To view the video you may access it from the internet at www.smithfieldfire.com. Once on the website you will see a picture indicating the dates of the presentations. Scroll down past the picture until you reach the wording “More Information”.
Click on More Information and you will be directed to the New Fire Station Bond page. Scroll down the page until you come to the video.
The Smithfield Fire Department presented their first public presentation for the new fire station bond on Monday, October 1st. at the Smithfield Senior Center. Members of the public were presented with the research that was put together by the Fire department Study Implementation Task Force and their final recommendations concerning the need for a new fire station in the north-end of Smithfield.
Of significant importance, the following facts were emphasized.
- Response times in the north-end of Smithfield for fire & rescue apparatus to respond range from 8 to 14 minutes. With the addition of a new fire station, response times will be reduced to 4 to 6 minutes, similar to response times in the remaining parts of town that have a fire station.
- The Public Protection Classification (PPC) which is issued by the Insurance Services Office (ISO) for Smithfield is currently a PPC = 4. With the construction of a new fire station in the north-end of town, the PPC classification will become PPC=3. What does this mean? It means that homeowners and business across town will see a reduction in their property insurance rates.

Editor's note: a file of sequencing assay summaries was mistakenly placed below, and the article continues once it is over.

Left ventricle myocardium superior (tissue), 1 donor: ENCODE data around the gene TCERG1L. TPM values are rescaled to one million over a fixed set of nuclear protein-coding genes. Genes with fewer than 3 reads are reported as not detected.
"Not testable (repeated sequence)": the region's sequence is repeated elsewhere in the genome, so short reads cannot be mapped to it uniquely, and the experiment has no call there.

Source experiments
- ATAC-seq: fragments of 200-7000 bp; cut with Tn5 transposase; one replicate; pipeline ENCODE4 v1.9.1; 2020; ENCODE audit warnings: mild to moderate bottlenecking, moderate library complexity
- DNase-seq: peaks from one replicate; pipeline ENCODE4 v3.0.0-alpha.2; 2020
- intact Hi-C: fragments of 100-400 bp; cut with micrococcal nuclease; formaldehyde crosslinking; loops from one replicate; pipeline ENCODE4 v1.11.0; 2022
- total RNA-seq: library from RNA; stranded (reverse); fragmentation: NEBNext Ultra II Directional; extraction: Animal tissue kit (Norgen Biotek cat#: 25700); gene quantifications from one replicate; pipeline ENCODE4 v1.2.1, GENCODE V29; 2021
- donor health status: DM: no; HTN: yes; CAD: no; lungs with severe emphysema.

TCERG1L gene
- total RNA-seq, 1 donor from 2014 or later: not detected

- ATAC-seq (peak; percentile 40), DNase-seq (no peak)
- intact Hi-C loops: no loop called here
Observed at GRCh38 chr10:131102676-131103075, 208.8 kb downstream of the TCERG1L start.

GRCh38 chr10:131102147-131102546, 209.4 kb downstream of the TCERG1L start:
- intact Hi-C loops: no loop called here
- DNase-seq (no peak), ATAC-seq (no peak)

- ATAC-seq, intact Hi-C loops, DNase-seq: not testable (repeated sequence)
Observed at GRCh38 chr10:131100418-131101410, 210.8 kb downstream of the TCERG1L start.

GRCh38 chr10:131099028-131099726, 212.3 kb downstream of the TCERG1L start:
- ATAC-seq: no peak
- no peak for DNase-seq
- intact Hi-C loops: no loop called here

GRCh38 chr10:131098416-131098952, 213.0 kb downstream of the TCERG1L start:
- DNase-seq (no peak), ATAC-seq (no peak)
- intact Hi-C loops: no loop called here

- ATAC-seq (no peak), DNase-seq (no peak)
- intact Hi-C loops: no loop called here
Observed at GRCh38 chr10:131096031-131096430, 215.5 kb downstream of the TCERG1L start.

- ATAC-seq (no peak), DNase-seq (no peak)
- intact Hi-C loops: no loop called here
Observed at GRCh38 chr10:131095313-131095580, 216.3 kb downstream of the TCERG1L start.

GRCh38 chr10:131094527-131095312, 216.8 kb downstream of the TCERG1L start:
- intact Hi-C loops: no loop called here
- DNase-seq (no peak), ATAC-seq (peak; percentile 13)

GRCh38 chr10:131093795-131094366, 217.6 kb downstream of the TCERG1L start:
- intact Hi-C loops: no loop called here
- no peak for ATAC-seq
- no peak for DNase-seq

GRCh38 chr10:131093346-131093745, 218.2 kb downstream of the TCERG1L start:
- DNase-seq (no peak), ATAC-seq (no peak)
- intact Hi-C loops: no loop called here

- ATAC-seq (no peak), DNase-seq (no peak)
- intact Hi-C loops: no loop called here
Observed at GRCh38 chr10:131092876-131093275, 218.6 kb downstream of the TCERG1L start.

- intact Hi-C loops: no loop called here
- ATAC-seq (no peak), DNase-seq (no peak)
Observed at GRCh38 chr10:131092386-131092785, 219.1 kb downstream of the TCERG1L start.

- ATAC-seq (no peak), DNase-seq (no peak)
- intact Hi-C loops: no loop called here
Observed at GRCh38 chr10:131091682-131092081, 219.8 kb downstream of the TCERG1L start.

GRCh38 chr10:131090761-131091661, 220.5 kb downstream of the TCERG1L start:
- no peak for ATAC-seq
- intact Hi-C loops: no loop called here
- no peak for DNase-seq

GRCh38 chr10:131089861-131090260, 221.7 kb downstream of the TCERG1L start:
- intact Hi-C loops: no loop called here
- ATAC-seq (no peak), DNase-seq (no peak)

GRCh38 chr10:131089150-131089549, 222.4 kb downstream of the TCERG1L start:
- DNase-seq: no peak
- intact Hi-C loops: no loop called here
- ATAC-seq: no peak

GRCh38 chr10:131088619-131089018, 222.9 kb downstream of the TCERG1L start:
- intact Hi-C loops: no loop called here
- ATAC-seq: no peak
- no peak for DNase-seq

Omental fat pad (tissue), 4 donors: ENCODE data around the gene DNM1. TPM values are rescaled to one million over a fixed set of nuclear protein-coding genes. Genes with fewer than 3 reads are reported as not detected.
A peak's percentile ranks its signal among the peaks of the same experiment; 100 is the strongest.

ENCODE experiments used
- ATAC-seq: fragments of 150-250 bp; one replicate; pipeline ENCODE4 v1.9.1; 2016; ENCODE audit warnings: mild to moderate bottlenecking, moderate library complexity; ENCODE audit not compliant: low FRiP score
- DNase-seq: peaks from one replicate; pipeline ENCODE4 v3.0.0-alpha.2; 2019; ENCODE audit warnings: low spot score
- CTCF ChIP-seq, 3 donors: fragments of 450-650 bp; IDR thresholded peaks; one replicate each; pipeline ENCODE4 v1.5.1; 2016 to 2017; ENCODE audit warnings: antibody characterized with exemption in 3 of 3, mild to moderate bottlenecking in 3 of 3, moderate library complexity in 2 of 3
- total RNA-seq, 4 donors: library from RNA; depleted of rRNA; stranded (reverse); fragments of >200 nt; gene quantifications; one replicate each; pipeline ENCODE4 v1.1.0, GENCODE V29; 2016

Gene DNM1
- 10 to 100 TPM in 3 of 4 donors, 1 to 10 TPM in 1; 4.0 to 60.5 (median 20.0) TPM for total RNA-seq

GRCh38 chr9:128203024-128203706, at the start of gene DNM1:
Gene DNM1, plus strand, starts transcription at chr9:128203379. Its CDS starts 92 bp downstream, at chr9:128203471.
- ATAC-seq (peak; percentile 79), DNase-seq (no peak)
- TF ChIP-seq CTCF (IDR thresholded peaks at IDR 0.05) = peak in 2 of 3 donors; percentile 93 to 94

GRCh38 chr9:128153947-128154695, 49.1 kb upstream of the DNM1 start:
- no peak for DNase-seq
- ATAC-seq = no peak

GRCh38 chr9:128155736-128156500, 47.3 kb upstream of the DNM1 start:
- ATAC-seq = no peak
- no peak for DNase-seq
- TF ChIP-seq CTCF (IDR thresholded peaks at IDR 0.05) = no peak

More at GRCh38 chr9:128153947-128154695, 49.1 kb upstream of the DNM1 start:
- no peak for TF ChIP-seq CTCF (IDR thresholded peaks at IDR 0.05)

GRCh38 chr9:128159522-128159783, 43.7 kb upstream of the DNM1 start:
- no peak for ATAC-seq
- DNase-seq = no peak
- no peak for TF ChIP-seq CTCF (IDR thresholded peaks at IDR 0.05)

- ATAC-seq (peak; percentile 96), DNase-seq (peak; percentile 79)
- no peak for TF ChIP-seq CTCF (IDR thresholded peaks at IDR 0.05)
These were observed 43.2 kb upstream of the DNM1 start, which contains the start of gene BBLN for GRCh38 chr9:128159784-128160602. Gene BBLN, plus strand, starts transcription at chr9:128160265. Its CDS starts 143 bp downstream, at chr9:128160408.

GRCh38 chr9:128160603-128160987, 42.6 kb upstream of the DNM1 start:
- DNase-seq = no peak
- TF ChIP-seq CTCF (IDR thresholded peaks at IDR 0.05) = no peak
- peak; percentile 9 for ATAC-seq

While Greenville and Esmond/Georgiaville apparatus are answering alarms in the north-end of town, those areas are no longer protected. If an incident occurs in Greenville or Esmond while trucks are well north on route 116, then it takes 12 minutes to get back to the south end of town. The response time issue now flips to the south-end of town.
By adding the new fire station, south-end apparatus will not have to cover the north-end because apparatus will already be in place to respond.
The new fire station allows fire & rescue resources to be located throughout town in such a way that all parts of town maintain appropriate response times and appropriate available resources.
The new fire station will fill the gap in fire & emergency medical services in the Town of Smithfield.
This investment will provide appropriate public safety infrastructure for years to come.
To see the complete Powerpoint presentation, you may click on the link below.
[CLICK ON LINK BELOW]
[CLICK ON LINK BELOW TO DOWNLOAD]
Recently, Smithfield Firefighter/Paramedic Kelsey Brackett and Captain Michael LeBlanc were featured in the Rhode Island Association of Fire Chiefs’ video series “Rhode Island Firefighter Stories”:
Firefighter/Paramedic Kelsey Brackett
Captain Michael LeBlanc